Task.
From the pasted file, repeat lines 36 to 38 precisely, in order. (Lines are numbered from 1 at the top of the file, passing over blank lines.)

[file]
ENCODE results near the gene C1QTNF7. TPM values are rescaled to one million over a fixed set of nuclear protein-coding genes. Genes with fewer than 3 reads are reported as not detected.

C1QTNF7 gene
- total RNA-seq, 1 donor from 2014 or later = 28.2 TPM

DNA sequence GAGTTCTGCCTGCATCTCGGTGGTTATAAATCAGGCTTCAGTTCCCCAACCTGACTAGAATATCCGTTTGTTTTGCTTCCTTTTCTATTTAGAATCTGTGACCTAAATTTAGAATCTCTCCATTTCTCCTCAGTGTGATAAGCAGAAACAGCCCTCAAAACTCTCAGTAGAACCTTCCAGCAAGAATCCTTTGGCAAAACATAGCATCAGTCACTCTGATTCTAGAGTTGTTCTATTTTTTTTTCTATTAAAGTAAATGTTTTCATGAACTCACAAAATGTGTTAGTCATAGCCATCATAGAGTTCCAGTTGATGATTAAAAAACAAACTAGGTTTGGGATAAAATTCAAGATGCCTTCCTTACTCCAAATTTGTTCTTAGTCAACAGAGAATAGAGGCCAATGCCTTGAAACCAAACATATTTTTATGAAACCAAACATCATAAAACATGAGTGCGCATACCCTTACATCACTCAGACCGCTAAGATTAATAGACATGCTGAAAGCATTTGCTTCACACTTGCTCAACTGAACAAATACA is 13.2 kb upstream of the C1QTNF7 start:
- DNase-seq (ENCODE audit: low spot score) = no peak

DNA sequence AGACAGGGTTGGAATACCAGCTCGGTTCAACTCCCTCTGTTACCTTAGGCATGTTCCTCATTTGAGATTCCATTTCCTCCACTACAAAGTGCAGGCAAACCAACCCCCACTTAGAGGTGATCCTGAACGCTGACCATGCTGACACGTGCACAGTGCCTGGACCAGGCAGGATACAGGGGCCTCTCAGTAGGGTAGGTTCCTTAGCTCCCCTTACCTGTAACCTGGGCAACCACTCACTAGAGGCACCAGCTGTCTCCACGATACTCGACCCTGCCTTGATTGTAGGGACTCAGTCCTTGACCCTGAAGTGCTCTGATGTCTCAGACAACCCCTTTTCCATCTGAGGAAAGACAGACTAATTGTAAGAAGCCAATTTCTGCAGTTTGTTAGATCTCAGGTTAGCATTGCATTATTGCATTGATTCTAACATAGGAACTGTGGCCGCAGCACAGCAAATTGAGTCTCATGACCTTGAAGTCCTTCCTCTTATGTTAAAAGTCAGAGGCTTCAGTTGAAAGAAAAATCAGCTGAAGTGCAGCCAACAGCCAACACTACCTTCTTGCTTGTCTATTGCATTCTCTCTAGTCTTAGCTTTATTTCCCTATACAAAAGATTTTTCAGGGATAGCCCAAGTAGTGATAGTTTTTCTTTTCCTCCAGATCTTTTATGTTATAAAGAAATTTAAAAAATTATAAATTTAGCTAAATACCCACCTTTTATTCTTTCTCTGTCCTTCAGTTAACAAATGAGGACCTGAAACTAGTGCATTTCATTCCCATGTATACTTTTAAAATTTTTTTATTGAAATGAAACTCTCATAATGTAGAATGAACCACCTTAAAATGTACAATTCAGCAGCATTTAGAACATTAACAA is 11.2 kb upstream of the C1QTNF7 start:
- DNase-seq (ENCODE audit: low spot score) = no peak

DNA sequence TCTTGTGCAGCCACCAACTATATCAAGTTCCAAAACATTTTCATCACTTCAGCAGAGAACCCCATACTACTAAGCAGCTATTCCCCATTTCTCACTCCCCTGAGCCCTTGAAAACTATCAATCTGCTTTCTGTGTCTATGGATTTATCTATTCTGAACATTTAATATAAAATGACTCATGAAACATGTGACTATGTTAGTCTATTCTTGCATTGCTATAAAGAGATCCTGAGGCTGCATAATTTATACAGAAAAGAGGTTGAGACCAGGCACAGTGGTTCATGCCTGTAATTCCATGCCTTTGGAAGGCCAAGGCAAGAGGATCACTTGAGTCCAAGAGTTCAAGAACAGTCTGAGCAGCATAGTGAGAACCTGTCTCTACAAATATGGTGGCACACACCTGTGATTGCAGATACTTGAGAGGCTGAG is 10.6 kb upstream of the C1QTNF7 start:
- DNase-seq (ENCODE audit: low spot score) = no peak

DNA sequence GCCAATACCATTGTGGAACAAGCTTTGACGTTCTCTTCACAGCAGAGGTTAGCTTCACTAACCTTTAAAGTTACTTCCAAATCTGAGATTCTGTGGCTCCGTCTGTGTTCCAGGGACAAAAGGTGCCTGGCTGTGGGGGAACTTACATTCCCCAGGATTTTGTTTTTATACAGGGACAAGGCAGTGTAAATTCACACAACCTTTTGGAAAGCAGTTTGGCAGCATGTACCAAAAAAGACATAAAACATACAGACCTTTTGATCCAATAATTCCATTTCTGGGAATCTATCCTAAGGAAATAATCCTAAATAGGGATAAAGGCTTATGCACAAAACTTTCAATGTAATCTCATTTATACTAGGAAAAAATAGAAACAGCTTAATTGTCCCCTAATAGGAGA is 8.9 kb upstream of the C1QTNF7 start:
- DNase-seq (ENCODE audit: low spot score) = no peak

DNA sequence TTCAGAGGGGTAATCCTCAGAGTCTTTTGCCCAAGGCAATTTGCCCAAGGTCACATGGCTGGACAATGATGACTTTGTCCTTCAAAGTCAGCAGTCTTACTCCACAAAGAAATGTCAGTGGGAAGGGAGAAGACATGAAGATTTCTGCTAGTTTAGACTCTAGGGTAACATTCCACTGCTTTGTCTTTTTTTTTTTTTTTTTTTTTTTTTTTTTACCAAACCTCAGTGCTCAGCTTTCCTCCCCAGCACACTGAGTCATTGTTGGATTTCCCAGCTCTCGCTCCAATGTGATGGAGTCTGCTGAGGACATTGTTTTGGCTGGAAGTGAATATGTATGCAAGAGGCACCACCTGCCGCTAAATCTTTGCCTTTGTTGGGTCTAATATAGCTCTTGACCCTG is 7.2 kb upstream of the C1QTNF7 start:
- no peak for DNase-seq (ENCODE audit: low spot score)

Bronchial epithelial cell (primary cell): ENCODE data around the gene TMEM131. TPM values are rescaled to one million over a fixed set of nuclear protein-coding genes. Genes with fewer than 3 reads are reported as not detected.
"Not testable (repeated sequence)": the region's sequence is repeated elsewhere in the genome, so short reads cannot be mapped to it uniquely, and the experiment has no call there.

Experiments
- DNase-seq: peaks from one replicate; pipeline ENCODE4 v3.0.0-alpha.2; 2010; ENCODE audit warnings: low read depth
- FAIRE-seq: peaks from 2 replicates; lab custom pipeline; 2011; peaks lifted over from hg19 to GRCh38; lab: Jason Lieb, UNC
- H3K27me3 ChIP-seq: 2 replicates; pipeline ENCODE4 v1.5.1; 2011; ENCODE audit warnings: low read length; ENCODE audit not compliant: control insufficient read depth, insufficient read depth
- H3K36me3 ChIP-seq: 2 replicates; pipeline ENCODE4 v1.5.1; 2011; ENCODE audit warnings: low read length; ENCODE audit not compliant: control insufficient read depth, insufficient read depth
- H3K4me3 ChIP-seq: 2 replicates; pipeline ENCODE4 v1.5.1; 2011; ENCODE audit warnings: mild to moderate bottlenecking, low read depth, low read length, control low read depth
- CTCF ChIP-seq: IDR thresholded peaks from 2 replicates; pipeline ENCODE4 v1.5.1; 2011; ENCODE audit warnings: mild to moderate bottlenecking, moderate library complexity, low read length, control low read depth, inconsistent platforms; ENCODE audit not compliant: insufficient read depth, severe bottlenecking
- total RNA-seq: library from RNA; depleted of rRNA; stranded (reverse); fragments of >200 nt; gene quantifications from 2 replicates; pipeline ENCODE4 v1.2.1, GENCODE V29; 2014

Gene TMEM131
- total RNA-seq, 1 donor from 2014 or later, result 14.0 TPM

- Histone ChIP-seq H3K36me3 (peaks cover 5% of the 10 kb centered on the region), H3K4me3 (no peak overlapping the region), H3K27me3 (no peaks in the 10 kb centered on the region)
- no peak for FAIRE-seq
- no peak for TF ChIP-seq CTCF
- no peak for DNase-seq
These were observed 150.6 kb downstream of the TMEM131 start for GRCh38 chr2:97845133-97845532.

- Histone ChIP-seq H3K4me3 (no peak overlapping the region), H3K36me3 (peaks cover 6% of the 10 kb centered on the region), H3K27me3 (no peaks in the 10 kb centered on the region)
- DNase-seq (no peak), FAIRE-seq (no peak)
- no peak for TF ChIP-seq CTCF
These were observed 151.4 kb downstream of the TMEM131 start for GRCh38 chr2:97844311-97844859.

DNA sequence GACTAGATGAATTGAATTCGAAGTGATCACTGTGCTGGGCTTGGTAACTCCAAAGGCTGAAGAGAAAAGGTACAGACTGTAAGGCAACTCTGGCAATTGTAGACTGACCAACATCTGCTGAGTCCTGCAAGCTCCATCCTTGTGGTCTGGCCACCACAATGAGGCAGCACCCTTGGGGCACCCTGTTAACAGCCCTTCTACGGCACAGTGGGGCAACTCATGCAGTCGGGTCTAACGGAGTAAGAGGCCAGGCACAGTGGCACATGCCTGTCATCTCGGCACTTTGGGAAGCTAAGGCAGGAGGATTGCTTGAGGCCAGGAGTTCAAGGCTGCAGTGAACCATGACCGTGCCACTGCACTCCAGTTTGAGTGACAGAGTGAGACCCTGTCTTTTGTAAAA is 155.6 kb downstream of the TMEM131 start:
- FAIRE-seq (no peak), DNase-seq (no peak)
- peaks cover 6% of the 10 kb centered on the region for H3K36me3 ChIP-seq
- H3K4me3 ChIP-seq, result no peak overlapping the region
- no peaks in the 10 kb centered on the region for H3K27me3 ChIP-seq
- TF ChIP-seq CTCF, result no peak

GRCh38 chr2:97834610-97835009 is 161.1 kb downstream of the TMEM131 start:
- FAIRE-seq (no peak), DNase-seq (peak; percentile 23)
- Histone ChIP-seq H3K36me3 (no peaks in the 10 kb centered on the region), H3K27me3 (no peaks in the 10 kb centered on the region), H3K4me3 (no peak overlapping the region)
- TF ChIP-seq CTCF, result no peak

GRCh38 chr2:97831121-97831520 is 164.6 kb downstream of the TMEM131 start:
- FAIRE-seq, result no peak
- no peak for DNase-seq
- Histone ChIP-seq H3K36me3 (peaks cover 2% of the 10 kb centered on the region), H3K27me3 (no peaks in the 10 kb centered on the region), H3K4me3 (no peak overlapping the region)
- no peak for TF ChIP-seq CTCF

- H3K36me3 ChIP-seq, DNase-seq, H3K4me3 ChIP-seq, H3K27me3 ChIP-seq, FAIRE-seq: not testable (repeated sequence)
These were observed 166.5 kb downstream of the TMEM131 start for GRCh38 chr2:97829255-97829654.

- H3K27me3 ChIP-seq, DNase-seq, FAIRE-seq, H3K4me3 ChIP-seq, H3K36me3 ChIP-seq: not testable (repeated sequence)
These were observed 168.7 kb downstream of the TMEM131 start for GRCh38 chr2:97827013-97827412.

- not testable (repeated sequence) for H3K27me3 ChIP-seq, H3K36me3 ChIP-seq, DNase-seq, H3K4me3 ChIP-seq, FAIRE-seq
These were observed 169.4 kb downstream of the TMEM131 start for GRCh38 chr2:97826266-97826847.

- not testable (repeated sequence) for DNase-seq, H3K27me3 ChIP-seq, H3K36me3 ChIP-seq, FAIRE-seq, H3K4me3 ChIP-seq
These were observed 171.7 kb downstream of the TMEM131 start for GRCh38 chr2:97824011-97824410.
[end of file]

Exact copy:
- FAIRE-seq (no peak), DNase-seq (no peak)
- peaks cover 6% of the 10 kb centered on the region for H3K36me3 ChIP-seq
- H3K4me3 ChIP-seq, result no peak overlapping the region